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Commentary

Remdesivir and Potential Interactions With Psychotropic Medications: A COVID-19 Perspective

Remdesivir and Potential Interactions With Psychotropic Medications:

A COVID-19 Perspective

The US Food and Drug Administration (FDA) has approved remdesivir for severe coronavirus disease 2019 (COVID-19) in children and adults.1 Remdesivir is a prodrug of a nucleotide analog that inhibits viral RNA-dependant RNA polymerase.2,3 Initially studied in vitro for Ebola, remdesivir has shown efficacy against severe acute respiratory syndrome coronavirus 2.2,3 Remdesivir is metabolized into a triphosphate metabolite.4 Not much is known about remdesivir’s drug interactions with psychotropics. We searched PubMed, Embase, Scopus, SciELO, PsycINFO, and Web of Science and looked at multiple guidelines including Medscape and Liverpool. Given the limited information available, the objective of this commentary is to review the potential interactions of remdesivir with psychotropic medications and summarize the current evidence.

Potential Pharmacodynamic Interactions

Remdesivir has a low propensity for pharmacodynamic interactions given its mechanism of action.1,5

QTc prolongation. There are no published reports of prolonged QTc, torsades de pointes, or arrhythmias in any database, including the World Health Organization’s VigiBase or FDA Adverse Event Reporting System.1 There is 1 study6 on favipiravir, which is a similar medication. The small study6 of 56 patients did not lead to QTc prolongation. Other options for COVID-19 treatment include chloroquine/hydroxychloroquine and ritonavir/lopinavir, which have a propensity to prolong the QT interval.1,5 Since the moderate-to-severe COVID-19 patients also likely have ≥ 1 medical conditions that can prolong the QT interval, the absence of QT prolongation with remdesivir is crucial when making treatment decisions.1,5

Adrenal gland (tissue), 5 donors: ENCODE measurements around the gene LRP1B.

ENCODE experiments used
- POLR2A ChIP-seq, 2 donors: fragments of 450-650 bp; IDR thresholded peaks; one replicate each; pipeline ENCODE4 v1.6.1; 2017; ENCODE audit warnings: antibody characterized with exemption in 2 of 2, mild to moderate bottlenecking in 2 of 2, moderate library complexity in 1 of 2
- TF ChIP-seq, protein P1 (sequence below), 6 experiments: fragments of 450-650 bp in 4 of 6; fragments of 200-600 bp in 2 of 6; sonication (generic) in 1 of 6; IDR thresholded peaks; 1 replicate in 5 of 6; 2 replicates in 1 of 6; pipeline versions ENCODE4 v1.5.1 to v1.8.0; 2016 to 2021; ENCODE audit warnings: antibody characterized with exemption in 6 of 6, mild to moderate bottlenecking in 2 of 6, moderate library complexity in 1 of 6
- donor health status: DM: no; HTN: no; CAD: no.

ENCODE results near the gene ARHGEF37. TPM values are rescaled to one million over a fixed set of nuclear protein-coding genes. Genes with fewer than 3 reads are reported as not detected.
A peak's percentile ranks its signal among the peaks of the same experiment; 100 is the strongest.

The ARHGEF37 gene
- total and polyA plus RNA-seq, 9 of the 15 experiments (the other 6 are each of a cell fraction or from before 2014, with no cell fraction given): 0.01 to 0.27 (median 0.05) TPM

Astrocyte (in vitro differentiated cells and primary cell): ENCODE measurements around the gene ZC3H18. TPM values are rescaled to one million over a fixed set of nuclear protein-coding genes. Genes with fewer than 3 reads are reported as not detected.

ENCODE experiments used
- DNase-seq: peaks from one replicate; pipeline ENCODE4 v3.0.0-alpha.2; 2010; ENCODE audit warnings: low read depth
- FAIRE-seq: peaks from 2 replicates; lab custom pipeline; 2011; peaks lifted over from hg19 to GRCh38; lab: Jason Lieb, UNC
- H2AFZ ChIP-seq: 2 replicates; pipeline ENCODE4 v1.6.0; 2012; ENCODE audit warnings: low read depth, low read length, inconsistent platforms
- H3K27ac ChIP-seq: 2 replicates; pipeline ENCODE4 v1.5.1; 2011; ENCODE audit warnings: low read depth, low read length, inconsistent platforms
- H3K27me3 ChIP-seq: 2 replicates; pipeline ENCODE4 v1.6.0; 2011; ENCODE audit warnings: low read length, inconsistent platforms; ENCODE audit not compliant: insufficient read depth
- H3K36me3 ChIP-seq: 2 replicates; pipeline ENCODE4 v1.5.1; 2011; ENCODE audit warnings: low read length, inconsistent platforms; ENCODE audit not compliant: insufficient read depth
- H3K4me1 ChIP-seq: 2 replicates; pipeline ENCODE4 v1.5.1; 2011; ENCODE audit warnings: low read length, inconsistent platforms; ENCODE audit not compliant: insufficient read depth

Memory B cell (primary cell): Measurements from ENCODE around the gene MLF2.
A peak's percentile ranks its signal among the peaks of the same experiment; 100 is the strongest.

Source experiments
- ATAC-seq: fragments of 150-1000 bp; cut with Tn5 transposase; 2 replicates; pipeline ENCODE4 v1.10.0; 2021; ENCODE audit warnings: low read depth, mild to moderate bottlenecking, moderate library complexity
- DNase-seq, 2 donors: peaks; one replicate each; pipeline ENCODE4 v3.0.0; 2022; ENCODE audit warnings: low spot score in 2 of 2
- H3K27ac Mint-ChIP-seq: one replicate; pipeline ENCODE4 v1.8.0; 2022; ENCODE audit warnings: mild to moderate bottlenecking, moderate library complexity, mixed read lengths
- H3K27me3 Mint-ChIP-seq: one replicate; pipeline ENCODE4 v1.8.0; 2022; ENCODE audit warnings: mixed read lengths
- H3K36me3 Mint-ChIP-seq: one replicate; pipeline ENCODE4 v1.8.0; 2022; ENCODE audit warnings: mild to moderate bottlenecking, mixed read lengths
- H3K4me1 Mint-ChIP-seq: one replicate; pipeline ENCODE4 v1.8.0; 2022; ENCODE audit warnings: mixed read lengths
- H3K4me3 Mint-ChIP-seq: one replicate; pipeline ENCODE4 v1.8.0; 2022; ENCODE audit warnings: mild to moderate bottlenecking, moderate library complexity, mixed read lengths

Potential Pharmacokinetic Interactions

There is limited information about the absorption, distribution, metabolism, and elimination of remdesivir.1In vitro, remdesivir is a substrate for cytochrome P450 (CYP) 2C8, 2D6, and 3A4, along with p-glycoprotein and organic anion transporting polypeptides 1B1 (OATP1B1). It is also an inhibitor of CYP3A4, OATP1B1, OATP1B3, bile salt export pump, multidrug resistance-associated protein MRP4, and sodium/taurocholate cotransporting polypeptide. These in vitro studies7 have not been followed up by studies assessing its clinical importance.1 The clinical application of these in vitro studies is unknown at this point.1

There were some initial concerns about remdesivir and possible CYP3A4-based interactions. However, since it is primarily metabolized by hydrolase and initial results suggest that it is sensitive to esterases, no clinically relevant interactions are expected.1